Selected Writings of Carl Philip McConnell DO


Author: Carl Philip McConnell DO
Pages: 151
ISBN: 978-1-909052-42-0
Language: English


“Those who think that osteopathic art is simple or elementary have a woefully foreshortened perspective. In reality it plumbs the very deeps of existence.  It has manifold contacts. It is a cross-section of the living – of life, which is an art.”
Carl Philip McConnell DO
 The Osteopathic Art 1935


It is timely once again, to bring the writings of Carl Philip McConnell DO to the attention of the osteopathic profession.  This timeliness applies to all the physicians who practise Osteopathy as well as to the undergraduate students in all of our colleges.  Through his understanding of the teachings of Dr. Andrew Taylor Still, his own clinical experience and his pursuit of research, Dr. McConnell contributed to the development of the profession through the first part of its first century.

Now that this profession is larger and serving in many new ways, it is important that the practice of Osteopathy continue to be taught so that its truths can lead to skillful use.  The writings of Dr. McConnell bring the valuable teaching of the early days into the challenging clinical world of today.

The outstanding characteristic of Dr. Still’s work that impressed Dr. McConnell was the precision, the intensive palpation and his understanding of the facts he perceived.  The osteopathic problem presented itself as the ability of the physician to find and resolve the correct problem.  The core of the matter rests upon definite knowledge of anatomy.  For Dr. Still, anatomy meant histology and physiology as considered in the living human body as a whole.

For Dr. McConnell, knowing the human body meant to know the meaning of “the feel of the tissues” and the interpretation of data from palpation and proprioception.  The manual operations for diagnosis are “no small part of the properties of the living organism to be evaluated in the practice of Osteopathy.”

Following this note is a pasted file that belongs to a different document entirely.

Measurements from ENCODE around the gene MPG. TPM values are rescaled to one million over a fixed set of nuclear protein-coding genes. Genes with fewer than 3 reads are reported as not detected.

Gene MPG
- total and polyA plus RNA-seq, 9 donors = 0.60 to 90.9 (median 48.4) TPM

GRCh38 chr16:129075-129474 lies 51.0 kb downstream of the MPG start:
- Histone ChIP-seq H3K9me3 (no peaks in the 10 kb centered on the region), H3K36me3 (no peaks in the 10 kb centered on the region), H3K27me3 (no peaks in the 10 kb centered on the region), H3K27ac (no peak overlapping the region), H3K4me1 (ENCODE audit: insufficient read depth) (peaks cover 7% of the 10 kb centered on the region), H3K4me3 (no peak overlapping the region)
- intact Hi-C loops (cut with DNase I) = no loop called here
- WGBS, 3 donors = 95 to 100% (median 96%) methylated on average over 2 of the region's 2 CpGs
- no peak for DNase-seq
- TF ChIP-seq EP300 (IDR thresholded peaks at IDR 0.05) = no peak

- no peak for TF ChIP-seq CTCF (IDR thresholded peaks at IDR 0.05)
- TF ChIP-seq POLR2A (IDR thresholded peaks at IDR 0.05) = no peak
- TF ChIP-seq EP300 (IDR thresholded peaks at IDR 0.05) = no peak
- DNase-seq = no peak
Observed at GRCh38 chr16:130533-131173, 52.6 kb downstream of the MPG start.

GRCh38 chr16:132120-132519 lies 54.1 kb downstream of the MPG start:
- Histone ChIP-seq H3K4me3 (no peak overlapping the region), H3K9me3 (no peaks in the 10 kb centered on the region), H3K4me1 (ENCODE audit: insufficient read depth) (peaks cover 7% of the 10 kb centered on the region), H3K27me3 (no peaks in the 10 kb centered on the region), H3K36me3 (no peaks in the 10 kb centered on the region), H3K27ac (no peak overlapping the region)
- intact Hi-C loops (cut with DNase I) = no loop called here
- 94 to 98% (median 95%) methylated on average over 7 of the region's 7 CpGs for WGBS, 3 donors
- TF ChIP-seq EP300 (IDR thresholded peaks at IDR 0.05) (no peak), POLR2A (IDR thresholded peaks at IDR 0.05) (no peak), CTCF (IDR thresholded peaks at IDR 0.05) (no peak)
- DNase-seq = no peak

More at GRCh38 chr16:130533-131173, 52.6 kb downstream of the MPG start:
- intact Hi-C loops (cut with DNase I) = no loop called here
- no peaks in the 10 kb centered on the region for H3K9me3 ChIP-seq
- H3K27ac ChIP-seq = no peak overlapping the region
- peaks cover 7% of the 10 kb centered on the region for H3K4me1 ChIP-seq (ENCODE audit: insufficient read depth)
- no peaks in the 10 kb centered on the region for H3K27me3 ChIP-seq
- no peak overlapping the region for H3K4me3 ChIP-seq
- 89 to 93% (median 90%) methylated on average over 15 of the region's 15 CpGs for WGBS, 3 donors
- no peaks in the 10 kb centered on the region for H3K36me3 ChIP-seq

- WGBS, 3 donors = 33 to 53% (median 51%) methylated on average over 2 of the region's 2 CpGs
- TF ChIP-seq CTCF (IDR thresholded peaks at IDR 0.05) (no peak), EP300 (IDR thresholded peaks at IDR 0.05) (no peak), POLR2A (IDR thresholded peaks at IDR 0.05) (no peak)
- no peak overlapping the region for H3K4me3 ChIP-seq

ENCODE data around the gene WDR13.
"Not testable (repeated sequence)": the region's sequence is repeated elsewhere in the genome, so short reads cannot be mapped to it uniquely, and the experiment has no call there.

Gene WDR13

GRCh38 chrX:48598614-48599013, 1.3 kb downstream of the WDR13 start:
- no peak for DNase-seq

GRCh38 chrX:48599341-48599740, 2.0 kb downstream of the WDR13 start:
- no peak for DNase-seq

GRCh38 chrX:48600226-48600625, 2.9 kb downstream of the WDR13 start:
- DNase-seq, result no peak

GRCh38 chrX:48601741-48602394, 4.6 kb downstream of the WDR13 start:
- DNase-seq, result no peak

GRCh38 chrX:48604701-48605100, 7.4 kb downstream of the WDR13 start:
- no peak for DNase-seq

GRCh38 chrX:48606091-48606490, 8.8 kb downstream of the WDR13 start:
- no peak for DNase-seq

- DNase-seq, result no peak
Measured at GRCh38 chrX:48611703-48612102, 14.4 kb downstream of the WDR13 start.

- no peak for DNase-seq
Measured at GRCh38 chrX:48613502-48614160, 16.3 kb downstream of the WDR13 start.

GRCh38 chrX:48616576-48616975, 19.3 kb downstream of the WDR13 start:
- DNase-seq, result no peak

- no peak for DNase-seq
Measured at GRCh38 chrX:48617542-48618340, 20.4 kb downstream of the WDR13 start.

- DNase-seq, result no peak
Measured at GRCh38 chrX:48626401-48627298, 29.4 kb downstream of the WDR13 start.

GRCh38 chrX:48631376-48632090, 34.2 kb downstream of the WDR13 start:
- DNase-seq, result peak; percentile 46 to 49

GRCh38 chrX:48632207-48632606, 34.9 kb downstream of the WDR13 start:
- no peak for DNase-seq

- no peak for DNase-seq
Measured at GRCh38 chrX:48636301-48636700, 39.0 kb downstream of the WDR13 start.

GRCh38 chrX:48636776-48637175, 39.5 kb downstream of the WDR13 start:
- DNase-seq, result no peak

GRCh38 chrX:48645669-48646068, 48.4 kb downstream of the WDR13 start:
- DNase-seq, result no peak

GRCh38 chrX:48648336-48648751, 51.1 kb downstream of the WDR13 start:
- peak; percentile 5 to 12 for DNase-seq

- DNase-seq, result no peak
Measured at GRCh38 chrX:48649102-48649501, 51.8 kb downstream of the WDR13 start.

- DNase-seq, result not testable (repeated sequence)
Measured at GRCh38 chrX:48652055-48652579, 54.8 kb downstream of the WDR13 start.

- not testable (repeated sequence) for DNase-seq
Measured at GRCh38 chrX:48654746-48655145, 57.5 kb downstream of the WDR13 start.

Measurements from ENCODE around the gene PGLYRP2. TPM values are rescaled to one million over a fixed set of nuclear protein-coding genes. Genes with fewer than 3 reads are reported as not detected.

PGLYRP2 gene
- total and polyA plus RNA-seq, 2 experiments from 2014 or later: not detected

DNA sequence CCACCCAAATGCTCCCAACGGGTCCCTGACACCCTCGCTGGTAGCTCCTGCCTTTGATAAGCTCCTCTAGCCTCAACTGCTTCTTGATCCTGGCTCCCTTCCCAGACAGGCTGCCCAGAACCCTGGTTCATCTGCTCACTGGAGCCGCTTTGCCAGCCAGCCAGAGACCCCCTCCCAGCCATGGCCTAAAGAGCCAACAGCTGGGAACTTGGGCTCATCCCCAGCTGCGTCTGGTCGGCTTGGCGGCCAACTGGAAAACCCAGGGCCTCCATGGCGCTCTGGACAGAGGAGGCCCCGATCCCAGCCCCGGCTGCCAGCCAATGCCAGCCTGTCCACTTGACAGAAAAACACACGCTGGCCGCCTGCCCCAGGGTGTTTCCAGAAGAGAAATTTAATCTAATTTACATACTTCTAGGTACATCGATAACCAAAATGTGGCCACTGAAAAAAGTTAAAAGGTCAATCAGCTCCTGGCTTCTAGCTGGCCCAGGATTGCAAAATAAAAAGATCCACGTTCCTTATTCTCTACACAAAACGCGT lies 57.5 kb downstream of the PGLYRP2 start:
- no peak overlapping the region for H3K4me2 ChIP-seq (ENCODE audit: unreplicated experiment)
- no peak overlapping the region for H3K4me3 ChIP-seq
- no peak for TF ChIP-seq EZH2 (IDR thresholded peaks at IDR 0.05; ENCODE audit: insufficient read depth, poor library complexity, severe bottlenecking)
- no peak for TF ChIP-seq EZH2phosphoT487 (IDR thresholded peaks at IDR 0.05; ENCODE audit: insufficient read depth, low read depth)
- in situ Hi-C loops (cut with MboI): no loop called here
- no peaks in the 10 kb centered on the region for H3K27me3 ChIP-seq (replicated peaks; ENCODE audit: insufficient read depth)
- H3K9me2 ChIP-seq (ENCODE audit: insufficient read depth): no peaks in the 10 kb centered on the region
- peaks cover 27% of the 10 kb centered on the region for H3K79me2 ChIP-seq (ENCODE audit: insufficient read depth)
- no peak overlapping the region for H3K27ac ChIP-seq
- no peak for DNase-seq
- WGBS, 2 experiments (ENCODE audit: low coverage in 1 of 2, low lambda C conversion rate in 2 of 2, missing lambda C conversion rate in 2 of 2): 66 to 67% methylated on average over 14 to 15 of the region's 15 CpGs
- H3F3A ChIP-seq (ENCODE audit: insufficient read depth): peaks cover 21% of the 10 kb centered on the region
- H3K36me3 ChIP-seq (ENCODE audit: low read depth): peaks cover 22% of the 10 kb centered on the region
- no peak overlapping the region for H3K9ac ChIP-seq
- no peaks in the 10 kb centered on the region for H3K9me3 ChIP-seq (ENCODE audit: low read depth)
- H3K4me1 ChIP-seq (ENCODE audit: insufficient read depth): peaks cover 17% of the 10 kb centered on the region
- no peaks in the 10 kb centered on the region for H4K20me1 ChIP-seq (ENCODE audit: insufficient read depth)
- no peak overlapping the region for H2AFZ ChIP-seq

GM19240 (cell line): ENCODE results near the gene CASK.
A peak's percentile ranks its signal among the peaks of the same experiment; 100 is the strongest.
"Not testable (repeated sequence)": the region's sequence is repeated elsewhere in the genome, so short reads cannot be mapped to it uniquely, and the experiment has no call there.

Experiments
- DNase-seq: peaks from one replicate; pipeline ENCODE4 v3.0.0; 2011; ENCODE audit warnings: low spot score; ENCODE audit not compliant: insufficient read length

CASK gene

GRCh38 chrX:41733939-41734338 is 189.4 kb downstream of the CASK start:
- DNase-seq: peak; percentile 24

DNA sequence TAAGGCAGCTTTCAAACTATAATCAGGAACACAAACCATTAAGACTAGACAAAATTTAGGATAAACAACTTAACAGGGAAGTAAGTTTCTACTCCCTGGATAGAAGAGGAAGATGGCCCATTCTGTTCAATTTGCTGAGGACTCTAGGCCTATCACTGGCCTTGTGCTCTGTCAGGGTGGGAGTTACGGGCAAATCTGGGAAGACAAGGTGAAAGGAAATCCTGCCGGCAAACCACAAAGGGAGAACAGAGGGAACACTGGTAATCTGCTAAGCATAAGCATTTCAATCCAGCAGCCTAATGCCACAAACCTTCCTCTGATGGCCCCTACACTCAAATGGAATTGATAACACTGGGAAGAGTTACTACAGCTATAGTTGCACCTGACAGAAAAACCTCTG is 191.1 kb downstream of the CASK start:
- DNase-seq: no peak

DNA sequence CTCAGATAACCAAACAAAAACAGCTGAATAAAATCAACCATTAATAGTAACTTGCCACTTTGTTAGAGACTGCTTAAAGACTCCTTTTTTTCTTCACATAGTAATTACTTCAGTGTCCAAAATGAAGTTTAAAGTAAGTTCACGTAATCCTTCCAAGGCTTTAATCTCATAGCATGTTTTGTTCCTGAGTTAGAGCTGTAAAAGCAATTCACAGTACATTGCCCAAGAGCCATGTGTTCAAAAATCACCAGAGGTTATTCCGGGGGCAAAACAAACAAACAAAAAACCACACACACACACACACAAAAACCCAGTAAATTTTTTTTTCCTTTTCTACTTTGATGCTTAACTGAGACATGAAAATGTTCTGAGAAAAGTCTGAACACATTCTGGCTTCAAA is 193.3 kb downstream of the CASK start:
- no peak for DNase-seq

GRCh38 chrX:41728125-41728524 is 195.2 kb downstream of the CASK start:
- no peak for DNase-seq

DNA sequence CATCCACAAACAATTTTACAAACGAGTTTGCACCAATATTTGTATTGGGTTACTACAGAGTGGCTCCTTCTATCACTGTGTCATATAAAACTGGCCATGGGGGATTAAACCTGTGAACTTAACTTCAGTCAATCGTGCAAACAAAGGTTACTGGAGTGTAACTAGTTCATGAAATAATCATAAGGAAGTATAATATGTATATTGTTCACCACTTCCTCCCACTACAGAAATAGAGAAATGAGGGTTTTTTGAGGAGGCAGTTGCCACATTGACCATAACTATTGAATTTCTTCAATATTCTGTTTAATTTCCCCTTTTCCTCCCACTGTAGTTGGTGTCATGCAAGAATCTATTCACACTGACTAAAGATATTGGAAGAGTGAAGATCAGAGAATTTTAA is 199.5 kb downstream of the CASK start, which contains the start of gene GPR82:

“This knowledge is of foremost consideration in actual practice.  It distinctly reflects the status of the life-giving forces.  In the final analysis, of course, all methods must be co-ordinated, not in the abstract, but in their application to the concrete case.”

With Dr. Still, “The necessity of tactual education is stressed to the point of a martinet.  Of this necessity there are no qualifications or howevers ….For in no other practical way can the art of Osteopathy be attained.”

Dr. McConnell reminds us that this point of view–that is so essentially osteopathic and which is so elusive if the necessary ground work has not been laid–is difficult to put into practice.  We are not lacking in theory, but it is safe to say that every one of us falls short in etiologic diagnosis.  “How many of us ever stop to think of how absolutely revolutionizing the osteopathic viewpoint is?”

These selected writings offer an opportunity for today’s reader to gain a glimpse of what Dr. McConnell did for the teaching of Osteopathy in the early years of Dr. Still’s work.

Anne L. Wales DO DSc(Hon)
North Attleboro


  • Forward by Anne Wales DO
  • Introduction
  • Acknowledgments
  • Andrew Taylor Still
    • A Glimpse of Dr. Still’s Art (1917))
    • Some Personal Traits of Dr. Still (1918)
  • Osteopathic Principles
    • The Osteopathic Concept of Etiology (1929)
    • The Trained Tactual Sense, (1930)
    • Significance of Principles (1917)
    • Osteopathic Art I–VI (1934–35)
    • The Osteopathic Approach (1938)
  • Osteopathic Technique
    • Osteopathic Studies (1931–32)
      • I.  The Biological Unit
      • II.  The Osteopathic Lesion
      • III.  Types of Lesions of the Spine
      • IV.  Adjustment of Lesions
      • V.  The Cervical Spine and Ribs
      • VI.  Soft Tissue Technic Integration
  • Technique of Treatment (1904)
  • The Basis of Technic (1933)
  • Four Essentials of Technique (1920)
  • The Standardization of Technique (1915)
  • The Ventral Side
    • The Diaphragm (1928)
    • Diaphragm Doming (1923)
    • The Bronchial Tubes and Lungs (1920)
    • Osteopathic Lesions of the Heart (1919)
    • Non-spinal Osteopathic Lesions, I–VII (1934–35)
    • Treatment of the Liver (1920)
    • Manipulative Treatment of the Kidney (1929)
    • Prolapsed Organs (1905)
    • Direct Treatment of the Abdomen (1923)
  • Miscellaneous Topics
    • Certain Factors in the Treatment of Children (1934)
    • Fundamental Fragments (1939–40)
      • I.  Circulation
      • II.  Relatedness
      • III.  Emergence
      • IV.  Fascia
      • V.  Concepts
  • Appendices
    • Appendix A: Early History of the American School of Osteopathy (1904)
    • Appendix B:  Case Reports (1904–09)
    • Appendix C:  Tributes

Additional information

Weight1200 g
Dimensions297 × 210 × 15 mm